More than $2.6 million from public agencies and private sources is supporting efforts to increase the flow of the Little Plover River and improve the watershed. The river in central Wisconsin has been closely studied and monitored as stretches of the river have run dry in recent years due to pumping from high-capacity wells.
The Central Sands area has more than 3,000 high-capacity wells that withdraw as much as 100,000 gallons of water per day. Now, growers, conservationists, local government and others are partnering to restore the Little Plover River and watershed.
Village of Plover Administrator Dan Mahoney said the village is buying 60 acres of farm land owned by Myron Soik & Sons Inc. with the help of $1.4 million from the Wisconsin Department of Natural Resources. The purchase involves taking land of agricultural production and de-commissioning a high-capacity well.
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“Of that 60 acres, half of it will be restored to wetlands, and there’s been some ditches that have been dug to help drain that property,” he said. “Those ditches will be filled back in and the other half of the property will be restored to upland prairie.”
Other projects include habitat and forest restoration, as well as voluntary soil and water conservation practices with farms. They also include efforts to reduce the width of the river and deepen the channel.
“The work that’s happening in the Little Plover Watershed will not just help heal the Little Plover River but can be used to inform water management and watershed restoration practices not just in central Wisconsin but hopefully around the state,” said Erin O’Brien, policy programs director for the Wisconsin Wetlands Association.
Scientists have said irrigation and agriculture have had major impacts on the Little Plover River. A recent study found irrigation accounts for 80 percent of the total water used in the river basin each year. Growers have felt they’ve long been the target of finger-pointing, according to Tamas Houlihan, executive director of the Wisconsin Potato & Vegetable Growers Association.
“The farming community has really embraced this project in terms of taking some of their land out of ag production and yet trying to make sure that we can still grow potatoes and vegetables throughout the Central Sands of Wisconsin,” said Houlihan.
The question for researchers is whether enough is being done to restore flows in the Little Plover River, said University of Wisconsin-Stevens Point professor George Kraft, who has conducted extensive research on the river.
“Everything that’s been done for the last 13 years has maybe restored 5 to 10 percent of (the flow of the river),” he said. “Taking 60 acres out of production, that might restore about 0 to 1 percent of what’s missing.”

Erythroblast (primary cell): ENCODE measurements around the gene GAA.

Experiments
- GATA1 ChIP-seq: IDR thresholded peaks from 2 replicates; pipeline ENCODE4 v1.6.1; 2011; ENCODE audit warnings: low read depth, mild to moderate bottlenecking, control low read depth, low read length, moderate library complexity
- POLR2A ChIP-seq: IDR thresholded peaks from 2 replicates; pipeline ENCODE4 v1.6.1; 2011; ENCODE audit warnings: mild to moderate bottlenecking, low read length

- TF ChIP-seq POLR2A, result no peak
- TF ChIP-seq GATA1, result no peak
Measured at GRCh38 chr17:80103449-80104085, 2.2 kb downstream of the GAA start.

Kraft said pumping is reducing the river’s flow on average about 4.5 cubic feet per second. He said the amount of rainfall and groundwater pumping determine what’s happening in the river.
“During really rainy times we can have a lot of flow in there. Even though pumping is taking 4.5 cubic feet per second, we can still have a healthy flow in there,” he said. “But, when the weather gets more normal and we take 4.5 cubic feet per second out of the normal stage, all of a sudden we’re way low.”
Houlihan said he believes projects like this will make a difference and improve river flows and the health of the watershed.
“Ninety-nine percent of the time, our growers can irrigate what they need and there’s no impact or very little impact on the river, especially in recent years with all the rain we’ve been getting,” he said. “But, when there is a dry up, fish die and that’s not a good thing and our growers know it.”
But, Kraft said significant improvements in flows would require changes in water use. He pointed to a study by the Wisconsin Geological and Natural History Survey and U.S. Geological Survey that showed removing about 15 wells closest to the river would substantially increase the river’s flow.
O’Brien said the project is hoping to build on the research that’s already been done.
“I think there’s a lot of incentive for this group, which involves public and private organizations, industry and conservation groups, as well as state and county level participants to pool resources and expertise and recognize that nobody has all the answers, but we have a lot of good minds at the table building on the work that was done previously,” she said.
Mahoney with the Village of Plover said the group is just getting started with work to restore the Little Plover River and watershed.
“We’ve come to an understanding that we need to basically manage our use of the environment and especially the groundwater because if we don’t work together — the environment, the municipalities and the ag industry — then that resource won’t be available,” he said. “Obviously, that doesn’t work for any of us.”
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